Vice President Harris calls for cease-fire in Gaza during speech at Bloody Sunday anniversary

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Vice President Harris calls for cease-fire in Gaza during speech at Bloody Sunday anniversary



U.S. Vice President Kamala Harris, front center, other participants walk across the Edmund Pettus Bridge during an event marking the 57th anniversary of the 1965 Bloody Sunday civil rights march in Selma, Alabama, U.S., on Sunday, March 6, 2022.

Andi Reis | Bloomberg | Getty Images

Vice President Kamala Harris called for a ceasefire in Gaza on Sunday while commemorating the anniversary of Bloody Sunday, when police officers attacked civil rights activists crossing the Edmund Pettus Bridge in Selma, Alabama.

Harris gave an 18-minute speech at a gathering on the bridge to mark the 59th anniversary of Bloody Sunday. On March 7, 1965, officers beat 600 demonstrators with batons and sprayed them with tear gas during a march across the bridge in support of voting rights.

Before honoring activists like Amelia Boynton and John Lewis, Harris acknowledged the ongoing humanitarian crisis in Gaza as a result of the Israel-Hamas war.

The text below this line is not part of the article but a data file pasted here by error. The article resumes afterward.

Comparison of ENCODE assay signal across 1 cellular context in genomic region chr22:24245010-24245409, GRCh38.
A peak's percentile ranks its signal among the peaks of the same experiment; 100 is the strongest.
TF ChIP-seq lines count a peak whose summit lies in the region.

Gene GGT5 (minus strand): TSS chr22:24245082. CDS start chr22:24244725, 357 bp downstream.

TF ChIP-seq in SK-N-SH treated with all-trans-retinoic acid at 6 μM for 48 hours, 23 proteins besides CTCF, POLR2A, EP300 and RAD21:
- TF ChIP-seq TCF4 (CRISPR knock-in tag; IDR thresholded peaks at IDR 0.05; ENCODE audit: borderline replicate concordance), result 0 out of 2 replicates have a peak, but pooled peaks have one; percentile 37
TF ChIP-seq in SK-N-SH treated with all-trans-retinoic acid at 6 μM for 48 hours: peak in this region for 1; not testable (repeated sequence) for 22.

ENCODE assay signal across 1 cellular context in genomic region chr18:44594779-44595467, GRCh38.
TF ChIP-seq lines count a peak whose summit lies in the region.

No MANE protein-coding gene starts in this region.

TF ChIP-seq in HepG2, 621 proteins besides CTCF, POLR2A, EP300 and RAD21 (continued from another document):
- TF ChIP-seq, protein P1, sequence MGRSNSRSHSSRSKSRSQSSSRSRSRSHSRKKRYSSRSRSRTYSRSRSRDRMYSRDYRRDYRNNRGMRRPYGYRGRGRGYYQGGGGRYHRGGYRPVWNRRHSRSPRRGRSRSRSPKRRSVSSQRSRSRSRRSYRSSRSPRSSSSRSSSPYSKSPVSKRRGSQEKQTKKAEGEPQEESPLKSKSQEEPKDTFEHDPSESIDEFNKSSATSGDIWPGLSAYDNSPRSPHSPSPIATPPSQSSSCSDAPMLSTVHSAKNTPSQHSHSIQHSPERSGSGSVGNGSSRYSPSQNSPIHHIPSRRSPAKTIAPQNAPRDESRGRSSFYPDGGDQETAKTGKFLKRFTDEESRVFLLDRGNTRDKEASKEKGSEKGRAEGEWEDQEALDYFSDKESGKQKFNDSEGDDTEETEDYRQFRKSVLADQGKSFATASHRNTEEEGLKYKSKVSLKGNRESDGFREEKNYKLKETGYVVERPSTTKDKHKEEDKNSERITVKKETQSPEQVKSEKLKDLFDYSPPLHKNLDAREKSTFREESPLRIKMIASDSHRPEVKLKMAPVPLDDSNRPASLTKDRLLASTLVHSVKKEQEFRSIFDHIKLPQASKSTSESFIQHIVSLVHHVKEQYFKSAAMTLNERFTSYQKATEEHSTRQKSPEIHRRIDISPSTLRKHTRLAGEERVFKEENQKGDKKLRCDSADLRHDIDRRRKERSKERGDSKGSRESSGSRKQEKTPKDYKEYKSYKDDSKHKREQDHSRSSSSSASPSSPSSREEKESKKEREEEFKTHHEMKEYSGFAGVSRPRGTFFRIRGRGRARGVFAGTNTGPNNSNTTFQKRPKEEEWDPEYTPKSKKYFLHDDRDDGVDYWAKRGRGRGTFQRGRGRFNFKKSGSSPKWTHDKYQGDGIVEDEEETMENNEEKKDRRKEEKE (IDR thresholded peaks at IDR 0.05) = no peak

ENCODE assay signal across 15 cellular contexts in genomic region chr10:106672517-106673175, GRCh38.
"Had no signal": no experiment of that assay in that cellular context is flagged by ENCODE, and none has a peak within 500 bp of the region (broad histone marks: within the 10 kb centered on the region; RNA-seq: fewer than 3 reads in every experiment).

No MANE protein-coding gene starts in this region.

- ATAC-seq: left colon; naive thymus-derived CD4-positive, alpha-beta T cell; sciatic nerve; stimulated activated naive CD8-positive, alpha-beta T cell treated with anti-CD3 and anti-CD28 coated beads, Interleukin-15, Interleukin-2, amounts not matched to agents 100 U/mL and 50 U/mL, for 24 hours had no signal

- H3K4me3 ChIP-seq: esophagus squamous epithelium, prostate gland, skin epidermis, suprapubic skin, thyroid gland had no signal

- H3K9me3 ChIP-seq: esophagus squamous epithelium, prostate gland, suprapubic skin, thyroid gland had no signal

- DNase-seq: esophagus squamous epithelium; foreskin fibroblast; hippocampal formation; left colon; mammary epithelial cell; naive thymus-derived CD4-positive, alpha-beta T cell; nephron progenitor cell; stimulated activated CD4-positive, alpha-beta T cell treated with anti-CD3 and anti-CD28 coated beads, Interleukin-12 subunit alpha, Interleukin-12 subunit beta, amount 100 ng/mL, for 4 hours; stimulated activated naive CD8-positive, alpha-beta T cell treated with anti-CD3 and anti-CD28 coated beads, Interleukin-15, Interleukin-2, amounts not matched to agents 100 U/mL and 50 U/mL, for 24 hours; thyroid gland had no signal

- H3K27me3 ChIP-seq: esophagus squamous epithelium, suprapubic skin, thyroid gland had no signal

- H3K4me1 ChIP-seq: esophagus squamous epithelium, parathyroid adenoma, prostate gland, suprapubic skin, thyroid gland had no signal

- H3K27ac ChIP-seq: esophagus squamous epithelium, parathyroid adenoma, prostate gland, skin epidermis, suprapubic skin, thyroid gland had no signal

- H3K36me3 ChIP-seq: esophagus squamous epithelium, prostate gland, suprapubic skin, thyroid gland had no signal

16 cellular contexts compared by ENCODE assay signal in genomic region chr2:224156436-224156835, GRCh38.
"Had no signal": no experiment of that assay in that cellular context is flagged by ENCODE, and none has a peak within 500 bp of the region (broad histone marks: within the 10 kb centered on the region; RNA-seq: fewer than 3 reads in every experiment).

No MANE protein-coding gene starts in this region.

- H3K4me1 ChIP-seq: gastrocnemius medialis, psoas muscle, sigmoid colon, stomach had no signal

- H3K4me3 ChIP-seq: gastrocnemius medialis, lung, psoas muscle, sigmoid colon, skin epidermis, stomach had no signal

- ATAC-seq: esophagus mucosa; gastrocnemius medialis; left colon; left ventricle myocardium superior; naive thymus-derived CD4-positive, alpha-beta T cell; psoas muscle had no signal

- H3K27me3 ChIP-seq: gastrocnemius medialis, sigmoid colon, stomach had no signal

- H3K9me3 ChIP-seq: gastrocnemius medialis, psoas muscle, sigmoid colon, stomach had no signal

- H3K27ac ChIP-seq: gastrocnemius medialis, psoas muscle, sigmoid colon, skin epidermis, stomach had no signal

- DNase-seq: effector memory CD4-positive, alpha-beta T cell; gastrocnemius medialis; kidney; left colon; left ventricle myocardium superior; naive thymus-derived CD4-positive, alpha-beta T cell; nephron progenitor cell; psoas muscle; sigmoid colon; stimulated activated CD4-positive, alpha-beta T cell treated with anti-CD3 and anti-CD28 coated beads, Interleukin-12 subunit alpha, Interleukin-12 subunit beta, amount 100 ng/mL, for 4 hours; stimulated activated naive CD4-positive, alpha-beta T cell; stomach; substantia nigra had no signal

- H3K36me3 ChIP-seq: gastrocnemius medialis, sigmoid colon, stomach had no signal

Harris condemned Hamas while calling on the Israeli government to increase aid in Gaza. On Saturday, the U.S. military completed its first airdrop of humanitarian aid into Gaza following approval from President Joe Biden last week.

Harris also acknowledged negotiations for a ceasefire in the region and said she and Biden were “unwavering in our commitment to Israel’s security.”

“Given the immense scale of suffering in Gaza, there must be an immediate ceasefire for at least the next six weeks, which is currently on the table,” Harris said.

Echoing Biden’s comments last week, Harris said the U.S. would continue to provide aid to Gaza through airdrops and a possible sea route.

“The people of Gaza are starving, the conditions are inhumane and our shared humanity compels us to act,” Harris said.

She also acknowledged the work of civil rights activists and drew comparisons between their fight for freedom and modern threats to freedom, such as gun violence and voting rights.

“The challenges we face now are not unlike the challenges these 600 brave souls faced 59 years ago,” Harris said.



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2024-03-03 22:11:47

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